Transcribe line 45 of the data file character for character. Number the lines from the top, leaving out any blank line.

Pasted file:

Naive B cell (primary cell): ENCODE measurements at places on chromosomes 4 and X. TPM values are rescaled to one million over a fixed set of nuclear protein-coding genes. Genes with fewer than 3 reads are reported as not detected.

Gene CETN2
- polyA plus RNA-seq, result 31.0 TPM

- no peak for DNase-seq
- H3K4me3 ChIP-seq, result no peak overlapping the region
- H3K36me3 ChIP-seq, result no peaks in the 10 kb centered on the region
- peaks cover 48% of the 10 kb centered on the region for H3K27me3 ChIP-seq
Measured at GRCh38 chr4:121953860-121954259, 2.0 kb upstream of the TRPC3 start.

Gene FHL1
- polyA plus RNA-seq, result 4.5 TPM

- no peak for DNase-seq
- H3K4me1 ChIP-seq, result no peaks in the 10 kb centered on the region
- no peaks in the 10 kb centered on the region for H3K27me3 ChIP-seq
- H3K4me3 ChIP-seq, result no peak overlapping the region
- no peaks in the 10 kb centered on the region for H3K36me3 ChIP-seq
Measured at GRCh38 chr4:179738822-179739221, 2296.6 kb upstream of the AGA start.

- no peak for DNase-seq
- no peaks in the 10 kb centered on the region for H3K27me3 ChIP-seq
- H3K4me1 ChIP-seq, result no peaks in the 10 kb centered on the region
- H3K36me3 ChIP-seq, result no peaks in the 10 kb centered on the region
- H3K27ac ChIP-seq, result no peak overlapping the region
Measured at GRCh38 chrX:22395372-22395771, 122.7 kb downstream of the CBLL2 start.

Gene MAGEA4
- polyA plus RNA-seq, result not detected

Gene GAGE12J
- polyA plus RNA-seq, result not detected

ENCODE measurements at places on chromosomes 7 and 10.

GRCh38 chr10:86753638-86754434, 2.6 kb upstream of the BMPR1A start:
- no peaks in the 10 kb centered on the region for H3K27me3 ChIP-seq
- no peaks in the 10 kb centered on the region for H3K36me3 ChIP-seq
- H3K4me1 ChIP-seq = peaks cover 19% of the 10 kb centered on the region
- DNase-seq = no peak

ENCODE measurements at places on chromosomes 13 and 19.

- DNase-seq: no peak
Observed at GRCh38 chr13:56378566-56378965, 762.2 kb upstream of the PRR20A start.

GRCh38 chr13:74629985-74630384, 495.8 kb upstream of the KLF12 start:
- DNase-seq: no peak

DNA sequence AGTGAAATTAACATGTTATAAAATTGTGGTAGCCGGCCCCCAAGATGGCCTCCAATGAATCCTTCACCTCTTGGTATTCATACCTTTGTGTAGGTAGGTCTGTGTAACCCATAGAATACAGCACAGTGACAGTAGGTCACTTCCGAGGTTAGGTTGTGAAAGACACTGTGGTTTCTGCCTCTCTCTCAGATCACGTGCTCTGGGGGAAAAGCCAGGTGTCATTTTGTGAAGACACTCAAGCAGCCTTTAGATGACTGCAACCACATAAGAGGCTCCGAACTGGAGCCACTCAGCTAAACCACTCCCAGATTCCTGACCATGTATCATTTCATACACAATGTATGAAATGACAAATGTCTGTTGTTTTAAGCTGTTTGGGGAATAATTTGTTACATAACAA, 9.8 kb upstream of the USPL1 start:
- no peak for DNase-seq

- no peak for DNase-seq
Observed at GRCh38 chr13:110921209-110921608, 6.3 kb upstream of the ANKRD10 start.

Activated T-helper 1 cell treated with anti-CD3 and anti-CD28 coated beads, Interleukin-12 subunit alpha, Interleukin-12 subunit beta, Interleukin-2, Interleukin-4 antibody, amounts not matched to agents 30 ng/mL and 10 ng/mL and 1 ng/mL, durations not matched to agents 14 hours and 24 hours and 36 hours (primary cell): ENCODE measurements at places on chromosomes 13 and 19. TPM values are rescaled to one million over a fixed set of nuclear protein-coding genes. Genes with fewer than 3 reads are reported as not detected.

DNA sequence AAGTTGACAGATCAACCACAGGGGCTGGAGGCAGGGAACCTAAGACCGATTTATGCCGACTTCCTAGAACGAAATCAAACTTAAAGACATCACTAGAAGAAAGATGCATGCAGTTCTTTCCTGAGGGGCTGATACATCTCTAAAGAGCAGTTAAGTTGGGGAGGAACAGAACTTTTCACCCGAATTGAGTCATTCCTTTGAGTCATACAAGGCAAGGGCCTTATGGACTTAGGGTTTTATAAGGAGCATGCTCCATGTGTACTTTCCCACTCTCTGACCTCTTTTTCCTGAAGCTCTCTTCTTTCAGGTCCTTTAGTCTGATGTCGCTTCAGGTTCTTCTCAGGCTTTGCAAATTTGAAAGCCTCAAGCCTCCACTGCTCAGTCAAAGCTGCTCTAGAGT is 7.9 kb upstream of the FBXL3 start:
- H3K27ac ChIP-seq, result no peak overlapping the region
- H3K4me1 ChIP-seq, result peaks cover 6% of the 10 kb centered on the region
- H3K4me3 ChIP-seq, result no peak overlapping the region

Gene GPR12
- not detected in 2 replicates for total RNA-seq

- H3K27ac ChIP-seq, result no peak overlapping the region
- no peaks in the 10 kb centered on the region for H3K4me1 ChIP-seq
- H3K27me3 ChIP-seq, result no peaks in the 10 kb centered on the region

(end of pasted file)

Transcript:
- H3K4me1 ChIP-seq, result peaks cover 6% of the 10 kb centered on the region